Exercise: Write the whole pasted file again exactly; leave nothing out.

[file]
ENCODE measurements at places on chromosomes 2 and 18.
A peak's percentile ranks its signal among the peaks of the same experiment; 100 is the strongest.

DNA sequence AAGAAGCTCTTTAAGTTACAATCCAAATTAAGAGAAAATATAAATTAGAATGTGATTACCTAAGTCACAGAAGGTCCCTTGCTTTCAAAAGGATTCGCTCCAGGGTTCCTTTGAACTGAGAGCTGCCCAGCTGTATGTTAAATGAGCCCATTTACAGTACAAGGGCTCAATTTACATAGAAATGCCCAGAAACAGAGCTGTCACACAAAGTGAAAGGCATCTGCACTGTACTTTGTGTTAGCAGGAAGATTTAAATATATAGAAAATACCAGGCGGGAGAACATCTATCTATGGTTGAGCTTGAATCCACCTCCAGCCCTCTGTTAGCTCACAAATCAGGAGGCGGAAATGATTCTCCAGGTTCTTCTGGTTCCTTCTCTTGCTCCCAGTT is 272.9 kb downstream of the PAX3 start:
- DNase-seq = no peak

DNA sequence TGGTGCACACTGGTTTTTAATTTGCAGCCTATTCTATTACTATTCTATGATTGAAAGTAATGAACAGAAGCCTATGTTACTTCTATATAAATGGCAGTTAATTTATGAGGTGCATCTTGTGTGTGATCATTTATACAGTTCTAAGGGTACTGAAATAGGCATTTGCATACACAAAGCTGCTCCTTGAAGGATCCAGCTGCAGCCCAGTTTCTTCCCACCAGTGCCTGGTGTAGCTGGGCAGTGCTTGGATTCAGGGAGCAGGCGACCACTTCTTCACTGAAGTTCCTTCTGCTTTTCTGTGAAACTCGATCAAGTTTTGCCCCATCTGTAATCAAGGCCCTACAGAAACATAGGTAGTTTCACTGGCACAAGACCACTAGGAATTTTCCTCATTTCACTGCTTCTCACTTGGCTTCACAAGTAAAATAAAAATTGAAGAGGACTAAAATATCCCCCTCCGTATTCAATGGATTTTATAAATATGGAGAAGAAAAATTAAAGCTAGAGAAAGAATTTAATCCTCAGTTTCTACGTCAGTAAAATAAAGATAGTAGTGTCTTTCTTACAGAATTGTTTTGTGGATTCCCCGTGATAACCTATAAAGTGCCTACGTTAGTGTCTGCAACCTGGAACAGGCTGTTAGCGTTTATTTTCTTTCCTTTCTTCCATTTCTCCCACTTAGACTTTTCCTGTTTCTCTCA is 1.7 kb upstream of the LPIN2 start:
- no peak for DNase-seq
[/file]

ENCODE measurements at places on chromosomes 2 and 18.
A peak's percentile ranks its signal among the peaks of the same experiment; 100 is the strongest.

DNA sequence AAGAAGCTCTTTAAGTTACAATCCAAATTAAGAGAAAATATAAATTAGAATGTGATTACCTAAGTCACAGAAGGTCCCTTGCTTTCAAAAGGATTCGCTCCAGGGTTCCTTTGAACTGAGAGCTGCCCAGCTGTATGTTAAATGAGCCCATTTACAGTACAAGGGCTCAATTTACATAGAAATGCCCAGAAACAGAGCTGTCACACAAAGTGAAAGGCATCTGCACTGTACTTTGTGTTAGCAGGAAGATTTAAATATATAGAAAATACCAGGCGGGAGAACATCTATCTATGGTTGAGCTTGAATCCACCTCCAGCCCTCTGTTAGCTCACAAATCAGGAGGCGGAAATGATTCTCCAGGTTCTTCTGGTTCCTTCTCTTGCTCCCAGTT is 272.9 kb downstream of the PAX3 start:
- DNase-seq = no peak

DNA sequence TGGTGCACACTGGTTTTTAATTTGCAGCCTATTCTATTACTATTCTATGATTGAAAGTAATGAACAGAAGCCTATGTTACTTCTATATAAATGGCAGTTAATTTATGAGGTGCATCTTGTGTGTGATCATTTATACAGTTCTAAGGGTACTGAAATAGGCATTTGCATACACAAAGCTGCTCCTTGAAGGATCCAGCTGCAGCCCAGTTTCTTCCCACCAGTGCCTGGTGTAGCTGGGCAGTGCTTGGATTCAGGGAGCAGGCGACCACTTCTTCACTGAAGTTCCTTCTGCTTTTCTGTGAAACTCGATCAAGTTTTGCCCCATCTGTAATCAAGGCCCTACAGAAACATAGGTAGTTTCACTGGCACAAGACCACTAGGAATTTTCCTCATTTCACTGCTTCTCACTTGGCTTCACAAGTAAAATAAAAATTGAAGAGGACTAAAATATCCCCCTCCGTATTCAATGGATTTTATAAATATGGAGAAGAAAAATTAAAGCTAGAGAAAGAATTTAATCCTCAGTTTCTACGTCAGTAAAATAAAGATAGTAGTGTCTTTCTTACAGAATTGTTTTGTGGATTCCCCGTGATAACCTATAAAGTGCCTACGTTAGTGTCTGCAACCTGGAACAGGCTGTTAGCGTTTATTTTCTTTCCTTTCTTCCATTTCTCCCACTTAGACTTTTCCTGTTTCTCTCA is 1.7 kb upstream of the LPIN2 start:
- no peak for DNase-seq